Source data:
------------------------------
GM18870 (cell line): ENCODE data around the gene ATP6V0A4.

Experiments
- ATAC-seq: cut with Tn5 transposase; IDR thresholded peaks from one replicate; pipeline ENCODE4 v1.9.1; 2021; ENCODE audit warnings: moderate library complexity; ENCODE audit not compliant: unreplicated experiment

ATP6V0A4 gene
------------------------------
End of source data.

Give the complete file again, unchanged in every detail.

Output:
GM18870 (cell line): ENCODE data around the gene ATP6V0A4.

Experiments
- ATAC-seq: cut with Tn5 transposase; IDR thresholded peaks from one replicate; pipeline ENCODE4 v1.9.1; 2021; ENCODE audit warnings: moderate library complexity; ENCODE audit not compliant: unreplicated experiment

ATP6V0A4 gene